The Lily Dale Fireplace


I was reminded today of a particular visit we made around five years ago one fall to see our son, his wife, and their children who live in Texas. Every visit we have with them is always special, and results in some wonderful memories, but the reason this visit stands out in my mind is that I got to spend what I consider some quality time with my granddaughters whose ages at that time ranged from four to twelve years old. Part of that time consisted of a game we played while driving to New Mexico one day to do some sight seeing. Since we couldnít all fit into one vehicle, I drove one car and took all our granddaughters with me, while the rest of the family went in another car. One thing all four of our granddaughters have in common is that they each possess a very vivid imagination, and that day, those imaginations were moved up to the front burner. The game we played began by making up a character whose life story we told as we rode along. Each one took a turn telling about our made up character and the kinds of things there were happening each day in that personís life. The thing that made the game really interesting was that each person would stop, sometimes right in the middle of a sentence, and the next person had to pick up the story and go on with it from there. I have wished many times that I had a tape recording of that game. It would be priceless to me today.

All the fun we had playing that game came back to me today as my husband and I walked around the banks of the lake at Lily Dale. The water level of the lake is lower this fall than it has been in a number of years. According to information Darren Shell shared with me, even the foundation of the Lily Dale post office is out of water for the first time in many years. We were not able to see the remains of the post office from the banks at the Lily Dale campground, but one thing we did stumble upon not too far from the shoreline was what appeared to be the remains of an old brick fireplace. Thatís what made me think of our granddaughters and our trip to New Mexico. If only three of them werenít so far away, (our youngest granddaughter lives in Cookeville), and could have been along on this trip to Lily Dale, we would have sat down right there and made up a story about the family who lived in the house where this fireplace was used, not only for warmth in the winter, but for cooking purposes as well.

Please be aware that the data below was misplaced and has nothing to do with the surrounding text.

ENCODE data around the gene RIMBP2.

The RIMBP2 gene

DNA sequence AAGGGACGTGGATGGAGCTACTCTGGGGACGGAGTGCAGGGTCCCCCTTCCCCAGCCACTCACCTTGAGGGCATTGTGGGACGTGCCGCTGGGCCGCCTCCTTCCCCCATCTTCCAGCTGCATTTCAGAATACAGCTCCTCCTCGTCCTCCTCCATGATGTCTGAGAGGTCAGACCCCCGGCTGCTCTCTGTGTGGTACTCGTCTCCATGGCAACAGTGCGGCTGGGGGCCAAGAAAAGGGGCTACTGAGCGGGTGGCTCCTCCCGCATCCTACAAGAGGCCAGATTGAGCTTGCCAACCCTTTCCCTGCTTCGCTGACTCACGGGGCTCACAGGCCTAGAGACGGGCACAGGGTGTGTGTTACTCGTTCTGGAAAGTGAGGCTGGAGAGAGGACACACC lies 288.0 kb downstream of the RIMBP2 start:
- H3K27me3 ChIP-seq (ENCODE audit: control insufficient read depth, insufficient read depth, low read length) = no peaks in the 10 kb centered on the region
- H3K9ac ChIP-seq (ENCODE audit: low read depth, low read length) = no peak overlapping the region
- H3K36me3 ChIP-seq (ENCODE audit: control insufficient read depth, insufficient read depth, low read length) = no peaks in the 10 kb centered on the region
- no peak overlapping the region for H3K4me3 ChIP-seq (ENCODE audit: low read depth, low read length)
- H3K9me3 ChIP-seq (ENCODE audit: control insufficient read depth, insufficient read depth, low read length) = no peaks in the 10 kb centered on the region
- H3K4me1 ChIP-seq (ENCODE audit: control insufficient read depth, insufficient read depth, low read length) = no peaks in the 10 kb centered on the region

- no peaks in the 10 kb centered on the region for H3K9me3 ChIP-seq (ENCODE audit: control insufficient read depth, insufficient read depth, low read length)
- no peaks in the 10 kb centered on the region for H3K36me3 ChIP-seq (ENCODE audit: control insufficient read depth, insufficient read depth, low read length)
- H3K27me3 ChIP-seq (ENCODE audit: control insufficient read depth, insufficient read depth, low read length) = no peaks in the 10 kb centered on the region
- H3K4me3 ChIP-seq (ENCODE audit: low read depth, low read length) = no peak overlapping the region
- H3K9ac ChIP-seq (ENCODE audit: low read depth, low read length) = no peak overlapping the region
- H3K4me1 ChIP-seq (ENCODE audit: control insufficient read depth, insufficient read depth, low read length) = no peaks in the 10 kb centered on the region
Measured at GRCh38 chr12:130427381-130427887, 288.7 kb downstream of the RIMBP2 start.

As my husband and I continued our walk, I began to imagine the lady who might have lived in the house. After a few minutes, I was completely caught up in what a visit with her might be like. I could see myself as I walked upon the porch to knock on the door. Inside, the lady was standing by the fireplace stirring beans in a big black kettle that hung over the fire. As she turned around from the fireplace and came to answer my knock on her door, a look of complete surprise, almost to the point of fear, would be quite obvious on her face. She is about 30 years old, quite thin and tall. Her brunette hair glistens in the sunlight. Several small children stand behind her and peek around her dress tail as she opens the door. Can you imagine what she would think when the woman at her door had hair cut shorter than most men in those days, and was dressed in a sweat shirt and sweat pants? And what kind of shoes are called walking shoes? When she asked what I want, how could I possibly explain that Iím from a world she knows nothing about.

This is where my granddaughtersí imagination would take over. What fun it would be to hear what each of them would contribute to the story. Thereís just no telling how it would turn out. For my part of the story, I would tell how I was invited in to see her home, something I would thoroughly enjoy. The white weather board house has a big front porch that extends around on each side of the house. As soon as you step inside the very sparsely furnished home, itís quite obvious the lady is an immaculate housekeeper. A handmade rocking chair sits by the fireplace, and is used each night to get the youngest child to sleep. A couple of straight back chairs and a small table with a kerosene lamp sit near a window. A bed is also in this room. A ladder goes up to a sleeping loft where the children all share a straw mattress. A large hand-hewed walnut table with six chairs is in the kitchen. Something is cooking on top of the wood stove. A cabinet that holds staple items such as flour, meal, and sugar stands against one wall. The back door of the kitchen stands open, and chickens can be seen out in the back yard.

If such a visit were possible, what kind of questions would I be asked about the world I live in, and how would I ever answer them? Because of what I studied, things Iíve read and been taught, I know a little something about her life, even though I have never personally experienced living as she has. But not in her wildest dreams could she begin to understand how things have changed. Where would you start to tell someone about our world today? What would be the first thing you would share about your everyday life that this lady could relate to?

That would be another part of the story my granddaughters could take care of. Maybe after they read this chapter of my journal, they could put something together for me, and if they do, Iíll pass it on. I can promise you one thing, their part of the story will be filled with all kinds of interesting details, the likes of which will certainly keep you completely entertained!